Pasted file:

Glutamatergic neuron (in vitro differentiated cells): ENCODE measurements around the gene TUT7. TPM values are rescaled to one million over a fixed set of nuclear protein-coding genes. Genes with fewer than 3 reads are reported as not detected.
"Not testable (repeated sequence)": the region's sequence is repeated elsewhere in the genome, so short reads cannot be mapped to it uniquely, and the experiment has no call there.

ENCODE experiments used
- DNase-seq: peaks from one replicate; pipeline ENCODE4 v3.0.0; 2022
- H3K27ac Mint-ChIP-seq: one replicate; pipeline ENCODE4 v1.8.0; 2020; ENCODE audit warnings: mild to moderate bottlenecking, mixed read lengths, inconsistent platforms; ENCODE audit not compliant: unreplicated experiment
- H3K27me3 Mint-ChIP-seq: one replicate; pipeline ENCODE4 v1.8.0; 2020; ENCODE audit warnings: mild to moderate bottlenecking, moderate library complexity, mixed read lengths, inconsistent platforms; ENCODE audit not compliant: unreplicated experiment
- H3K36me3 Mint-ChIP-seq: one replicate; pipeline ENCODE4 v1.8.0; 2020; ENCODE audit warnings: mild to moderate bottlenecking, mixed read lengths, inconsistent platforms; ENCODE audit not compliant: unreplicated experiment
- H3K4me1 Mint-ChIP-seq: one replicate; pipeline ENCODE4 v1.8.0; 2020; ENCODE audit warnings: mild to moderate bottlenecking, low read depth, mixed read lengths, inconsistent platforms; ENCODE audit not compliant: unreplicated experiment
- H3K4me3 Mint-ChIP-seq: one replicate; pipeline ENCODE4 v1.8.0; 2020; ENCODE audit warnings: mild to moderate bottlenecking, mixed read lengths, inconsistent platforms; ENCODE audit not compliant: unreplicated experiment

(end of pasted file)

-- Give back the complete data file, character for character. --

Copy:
Glutamatergic neuron (in vitro differentiated cells): ENCODE measurements around the gene TUT7. TPM values are rescaled to one million over a fixed set of nuclear protein-coding genes. Genes with fewer than 3 reads are reported as not detected.
"Not testable (repeated sequence)": the region's sequence is repeated elsewhere in the genome, so short reads cannot be mapped to it uniquely, and the experiment has no call there.

ENCODE experiments used
- DNase-seq: peaks from one replicate; pipeline ENCODE4 v3.0.0; 2022
- H3K27ac Mint-ChIP-seq: one replicate; pipeline ENCODE4 v1.8.0; 2020; ENCODE audit warnings: mild to moderate bottlenecking, mixed read lengths, inconsistent platforms; ENCODE audit not compliant: unreplicated experiment
- H3K27me3 Mint-ChIP-seq: one replicate; pipeline ENCODE4 v1.8.0; 2020; ENCODE audit warnings: mild to moderate bottlenecking, moderate library complexity, mixed read lengths, inconsistent platforms; ENCODE audit not compliant: unreplicated experiment
- H3K36me3 Mint-ChIP-seq: one replicate; pipeline ENCODE4 v1.8.0; 2020; ENCODE audit warnings: mild to moderate bottlenecking, mixed read lengths, inconsistent platforms; ENCODE audit not compliant: unreplicated experiment
- H3K4me1 Mint-ChIP-seq: one replicate; pipeline ENCODE4 v1.8.0; 2020; ENCODE audit warnings: mild to moderate bottlenecking, low read depth, mixed read lengths, inconsistent platforms; ENCODE audit not compliant: unreplicated experiment
- H3K4me3 Mint-ChIP-seq: one replicate; pipeline ENCODE4 v1.8.0; 2020; ENCODE audit warnings: mild to moderate bottlenecking, mixed read lengths, inconsistent platforms; ENCODE audit not compliant: unreplicated experiment